The overturning of a High Court decision concerning rent paid for a period after the end of a lease has restored the status quo in such cases – to the relief of landlords.
The case concerned a tenant which exercised the break clause in its lease having already paid rent for a period beyond the break date.
The tenancy was on the normal basis requiring payment of the rent due quarterly in advance. The tenant applied to the landlord for a refund of the rent paid for the period after the termination of the tenancy and the landlord refused on the ground that there was no express provision in the lease to refund a proportion of the quarterly rent paid where notice was given during the period for which rent had been paid.
The High Court held that the ‘overpayment’ should be refunded to the tenant as it was a reasonable term to imply into the lease. This decision flew in the face of earlier judgments in similar cases, so it was no surprise that the landlord appealed against it.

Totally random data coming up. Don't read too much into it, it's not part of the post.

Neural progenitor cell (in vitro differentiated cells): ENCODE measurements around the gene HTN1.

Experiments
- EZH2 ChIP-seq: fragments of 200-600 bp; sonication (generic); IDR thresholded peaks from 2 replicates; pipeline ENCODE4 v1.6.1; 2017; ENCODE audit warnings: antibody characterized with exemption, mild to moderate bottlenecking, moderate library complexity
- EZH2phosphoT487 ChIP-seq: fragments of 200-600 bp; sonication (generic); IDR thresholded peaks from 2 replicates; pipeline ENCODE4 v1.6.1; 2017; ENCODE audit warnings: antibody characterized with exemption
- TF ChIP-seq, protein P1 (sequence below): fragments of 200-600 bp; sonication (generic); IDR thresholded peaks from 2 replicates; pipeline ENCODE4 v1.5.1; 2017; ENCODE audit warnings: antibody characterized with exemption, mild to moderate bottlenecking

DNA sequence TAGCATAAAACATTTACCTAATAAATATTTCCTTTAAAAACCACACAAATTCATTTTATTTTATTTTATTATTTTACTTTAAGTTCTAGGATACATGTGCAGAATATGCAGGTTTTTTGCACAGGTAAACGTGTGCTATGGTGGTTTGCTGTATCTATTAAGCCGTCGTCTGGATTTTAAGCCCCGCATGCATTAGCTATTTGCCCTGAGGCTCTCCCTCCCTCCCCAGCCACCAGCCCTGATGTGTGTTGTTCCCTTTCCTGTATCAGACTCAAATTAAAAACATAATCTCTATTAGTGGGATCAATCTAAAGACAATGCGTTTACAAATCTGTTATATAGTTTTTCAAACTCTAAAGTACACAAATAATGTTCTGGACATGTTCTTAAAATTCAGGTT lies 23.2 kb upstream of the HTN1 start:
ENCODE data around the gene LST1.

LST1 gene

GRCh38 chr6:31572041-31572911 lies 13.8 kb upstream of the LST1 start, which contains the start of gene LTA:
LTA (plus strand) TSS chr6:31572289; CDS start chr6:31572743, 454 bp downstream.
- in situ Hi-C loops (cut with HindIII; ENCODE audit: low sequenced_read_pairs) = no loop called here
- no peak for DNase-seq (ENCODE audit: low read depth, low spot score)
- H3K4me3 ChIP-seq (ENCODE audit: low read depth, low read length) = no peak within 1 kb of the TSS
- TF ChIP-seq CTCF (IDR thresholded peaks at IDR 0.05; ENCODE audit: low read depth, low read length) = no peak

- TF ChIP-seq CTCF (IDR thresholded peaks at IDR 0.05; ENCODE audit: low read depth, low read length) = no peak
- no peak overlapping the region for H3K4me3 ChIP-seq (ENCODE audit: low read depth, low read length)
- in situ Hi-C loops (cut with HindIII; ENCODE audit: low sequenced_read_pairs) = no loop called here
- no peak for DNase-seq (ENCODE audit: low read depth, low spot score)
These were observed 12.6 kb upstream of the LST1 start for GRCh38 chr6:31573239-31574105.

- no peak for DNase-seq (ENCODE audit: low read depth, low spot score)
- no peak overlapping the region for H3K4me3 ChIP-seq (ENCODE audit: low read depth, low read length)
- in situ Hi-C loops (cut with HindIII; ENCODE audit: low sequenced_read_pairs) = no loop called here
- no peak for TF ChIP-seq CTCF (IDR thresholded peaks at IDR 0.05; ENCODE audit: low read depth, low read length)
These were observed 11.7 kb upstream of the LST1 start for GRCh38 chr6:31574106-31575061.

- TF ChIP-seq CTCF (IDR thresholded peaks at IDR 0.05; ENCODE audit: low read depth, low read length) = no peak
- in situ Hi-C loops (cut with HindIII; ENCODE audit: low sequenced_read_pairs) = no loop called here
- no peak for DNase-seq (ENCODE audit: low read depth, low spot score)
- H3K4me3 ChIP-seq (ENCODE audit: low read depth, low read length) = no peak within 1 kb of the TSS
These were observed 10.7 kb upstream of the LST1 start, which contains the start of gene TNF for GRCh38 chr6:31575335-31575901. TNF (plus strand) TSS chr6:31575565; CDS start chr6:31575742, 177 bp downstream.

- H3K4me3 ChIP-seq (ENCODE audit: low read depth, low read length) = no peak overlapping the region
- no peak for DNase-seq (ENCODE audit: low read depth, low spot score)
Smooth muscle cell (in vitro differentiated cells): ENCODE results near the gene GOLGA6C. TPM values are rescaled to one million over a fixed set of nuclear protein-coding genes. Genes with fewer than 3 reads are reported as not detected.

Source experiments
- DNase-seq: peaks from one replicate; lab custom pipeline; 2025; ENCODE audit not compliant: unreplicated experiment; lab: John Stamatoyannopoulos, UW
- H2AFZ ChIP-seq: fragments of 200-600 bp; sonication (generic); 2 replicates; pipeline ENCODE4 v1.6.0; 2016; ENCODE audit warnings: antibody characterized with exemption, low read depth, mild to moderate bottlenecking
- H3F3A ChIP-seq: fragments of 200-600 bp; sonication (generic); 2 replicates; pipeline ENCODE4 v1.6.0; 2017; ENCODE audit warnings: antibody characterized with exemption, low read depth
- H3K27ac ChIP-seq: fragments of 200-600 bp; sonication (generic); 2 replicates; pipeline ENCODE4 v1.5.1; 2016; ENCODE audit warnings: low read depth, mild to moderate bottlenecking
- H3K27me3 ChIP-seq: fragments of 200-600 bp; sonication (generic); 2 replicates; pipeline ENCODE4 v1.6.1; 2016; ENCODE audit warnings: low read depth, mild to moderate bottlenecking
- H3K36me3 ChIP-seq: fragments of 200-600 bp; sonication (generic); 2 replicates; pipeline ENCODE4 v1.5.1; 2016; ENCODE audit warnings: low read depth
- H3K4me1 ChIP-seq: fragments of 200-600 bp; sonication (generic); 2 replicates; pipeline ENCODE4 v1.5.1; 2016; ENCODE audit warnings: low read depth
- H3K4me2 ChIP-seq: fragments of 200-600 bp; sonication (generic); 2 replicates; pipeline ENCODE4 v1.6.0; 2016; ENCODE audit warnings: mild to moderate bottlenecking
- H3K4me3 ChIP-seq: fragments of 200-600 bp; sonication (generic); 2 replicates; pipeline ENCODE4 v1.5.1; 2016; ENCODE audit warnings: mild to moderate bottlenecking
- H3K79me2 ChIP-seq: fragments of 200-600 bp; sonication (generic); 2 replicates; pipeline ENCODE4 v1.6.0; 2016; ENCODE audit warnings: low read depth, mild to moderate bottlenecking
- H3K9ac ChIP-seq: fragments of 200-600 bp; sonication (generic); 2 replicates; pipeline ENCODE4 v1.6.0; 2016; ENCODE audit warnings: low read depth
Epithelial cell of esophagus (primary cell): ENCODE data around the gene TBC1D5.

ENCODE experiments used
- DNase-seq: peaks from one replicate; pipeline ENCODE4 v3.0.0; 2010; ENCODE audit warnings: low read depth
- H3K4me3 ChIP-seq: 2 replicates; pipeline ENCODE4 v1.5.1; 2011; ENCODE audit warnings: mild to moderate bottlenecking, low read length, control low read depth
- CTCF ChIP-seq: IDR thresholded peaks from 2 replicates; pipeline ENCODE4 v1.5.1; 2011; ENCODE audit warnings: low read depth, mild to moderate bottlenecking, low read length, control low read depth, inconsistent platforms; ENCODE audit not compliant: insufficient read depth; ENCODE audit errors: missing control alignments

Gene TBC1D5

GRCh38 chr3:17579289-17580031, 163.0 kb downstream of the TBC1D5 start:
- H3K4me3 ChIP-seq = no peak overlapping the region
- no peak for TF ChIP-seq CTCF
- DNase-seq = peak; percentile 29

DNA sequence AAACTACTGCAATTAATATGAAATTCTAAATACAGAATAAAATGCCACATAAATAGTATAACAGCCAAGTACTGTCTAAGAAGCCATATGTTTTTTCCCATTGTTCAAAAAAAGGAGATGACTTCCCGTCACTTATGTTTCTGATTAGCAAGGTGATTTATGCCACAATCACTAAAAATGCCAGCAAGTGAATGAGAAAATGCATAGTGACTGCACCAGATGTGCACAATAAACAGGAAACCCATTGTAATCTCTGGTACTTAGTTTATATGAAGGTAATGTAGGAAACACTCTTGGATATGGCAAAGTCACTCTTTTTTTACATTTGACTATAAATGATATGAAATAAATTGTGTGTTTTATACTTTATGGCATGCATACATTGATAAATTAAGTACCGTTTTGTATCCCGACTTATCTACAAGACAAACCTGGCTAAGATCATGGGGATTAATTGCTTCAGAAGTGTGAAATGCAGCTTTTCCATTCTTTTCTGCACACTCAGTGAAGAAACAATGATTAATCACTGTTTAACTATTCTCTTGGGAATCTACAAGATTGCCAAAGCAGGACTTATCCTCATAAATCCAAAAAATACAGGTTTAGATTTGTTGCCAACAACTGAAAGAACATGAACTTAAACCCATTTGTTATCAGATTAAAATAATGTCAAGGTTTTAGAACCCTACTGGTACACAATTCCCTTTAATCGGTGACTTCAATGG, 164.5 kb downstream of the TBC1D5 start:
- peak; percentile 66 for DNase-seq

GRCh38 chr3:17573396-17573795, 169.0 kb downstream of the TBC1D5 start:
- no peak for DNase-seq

The Court of Appeal accepted the landlord’s assertion that in the absence of a term in the lease giving the tenant the right to a repayment in such circumstances there was no such right. It would, in the Court’s view, have been obvious that the possibility existed of a loss due to a ‘broken period’ and thus the wording of the lease meant what it said – or, more correctly, did not mean what it did not say.
The case illustrates how important it is to make sure that the wording of a lease is clear and precisely reflects the wishes of the parties to it. The Court of Appeal is a very expensive place to resolve disputes over the meaning of a document.
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